Authorities hope to get a better look at a sinkhole that swallowed a man in his Florida home once demolition crews knock down the remaining walls of the house today and begin clearing away the debris.
With the demolition going on as a backdrop, the man’s brother, Jeremy Bush, talked to reporters. He tried to pull his brother, Jeff, out of the hole when the floor collapsed Thursday night.
“It’s hard to see [the hole],” he said, “but that’s where the hole was; where I jumped in. I just want him to know I love him. I tried to get you out, bro.”
He said the death and demolition of the family home is taking its toll.
“My mom and dad are going though hell right now,” he said. “She’s waking up every hour crying in bed.”
County emergency officials said it is too dangerous to try to send workers in to retrieve the body, though Jeremy Bush had hoped the effort would be greater.
He said he doubts the remains of his 37-year-old brother will be recovered.
After the house is demolished and hauled away and after the ground is stabilized, “What I would like to see is some kind of headstone for it,” Jeremy Bush said, “a memorial, a bench where my mom can sit.
“I really believe that’s where he’s going to stay,” he said. “That’s his resting place.”
Crews on Sunday razed more than half the home, managing to salvage some keepsakes for family members who lived there.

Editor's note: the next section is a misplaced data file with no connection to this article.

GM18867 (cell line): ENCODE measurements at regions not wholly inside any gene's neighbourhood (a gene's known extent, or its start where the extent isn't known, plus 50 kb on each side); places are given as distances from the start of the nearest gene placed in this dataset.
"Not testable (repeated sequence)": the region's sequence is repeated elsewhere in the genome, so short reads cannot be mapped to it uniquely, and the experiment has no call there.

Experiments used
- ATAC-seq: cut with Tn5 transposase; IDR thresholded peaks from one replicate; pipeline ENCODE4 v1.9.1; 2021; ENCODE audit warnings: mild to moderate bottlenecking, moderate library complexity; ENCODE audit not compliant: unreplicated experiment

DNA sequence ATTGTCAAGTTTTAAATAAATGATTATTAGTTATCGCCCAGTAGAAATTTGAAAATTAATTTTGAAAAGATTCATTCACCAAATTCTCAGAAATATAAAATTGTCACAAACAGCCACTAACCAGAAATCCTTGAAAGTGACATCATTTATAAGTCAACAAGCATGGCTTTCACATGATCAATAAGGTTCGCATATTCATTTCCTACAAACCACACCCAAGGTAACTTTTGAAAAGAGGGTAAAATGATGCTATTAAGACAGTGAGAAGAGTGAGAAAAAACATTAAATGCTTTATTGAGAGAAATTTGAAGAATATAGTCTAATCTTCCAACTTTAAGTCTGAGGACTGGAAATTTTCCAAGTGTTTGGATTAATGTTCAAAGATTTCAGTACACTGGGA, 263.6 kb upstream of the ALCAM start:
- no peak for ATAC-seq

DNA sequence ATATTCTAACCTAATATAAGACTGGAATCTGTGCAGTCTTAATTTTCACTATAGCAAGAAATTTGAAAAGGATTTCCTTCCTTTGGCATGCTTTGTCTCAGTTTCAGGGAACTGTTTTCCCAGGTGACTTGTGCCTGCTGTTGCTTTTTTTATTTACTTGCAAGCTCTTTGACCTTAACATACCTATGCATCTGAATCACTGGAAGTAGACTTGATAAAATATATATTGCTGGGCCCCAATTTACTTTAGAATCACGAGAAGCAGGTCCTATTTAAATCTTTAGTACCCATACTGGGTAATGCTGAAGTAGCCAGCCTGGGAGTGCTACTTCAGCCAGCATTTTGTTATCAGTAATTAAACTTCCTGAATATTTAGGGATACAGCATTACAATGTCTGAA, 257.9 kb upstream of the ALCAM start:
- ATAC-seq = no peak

Demolition work continued today on the site and county officials say they hope to tear the home down and haul it away by the end of the day today.
The opening of the sinkhole has been covered by the home, but once emergency officials and engineers can see inside it more clearly, they could begin planning how to deal with it. They also need to decide what will happen to the two homes on either side of the now-demolished house. Experts say the sinkhole has "compromised" those homes, but it's unclear whether steps can be taken to save them.
The search for Jeff Bush was called off Saturday. He was in his bedroom Thursday night when the ground opened and took him and everything else in his room. Five others in the house at the time escape unharmed as the earth crumbled.
The Hillsborough County Sheriff's Office is conducting the investigation. Detective Larry McKinnon said the sheriff's office and the county medical examiner cannot declare Bush dead if his body is still missing. Under Florida law, Bush's family must petition a court to declare him deceased.
"Based on the circumstances, he's presumed dead; however the official death certificate can only be issued by a judge and the family has to petition the court," McKinnon said.
The operator of the heavy equipment worked gingerly, first taking off a front wall. Family belongings were scooped onto the lawn gently in hopes of salvaging parts of the family's 40-year history in the home.
Jeremy Bush tried to save his brother by jumping into the sinking dirt hole. He had to be pulled out of the still-shifting hole by a Hillsborough County Sheriff's deputy, who was visibly shaken when talking about the incident more than a day later.
"I've never seen anything move so fast and do so much destruction," Deputy Douglas Duvall said.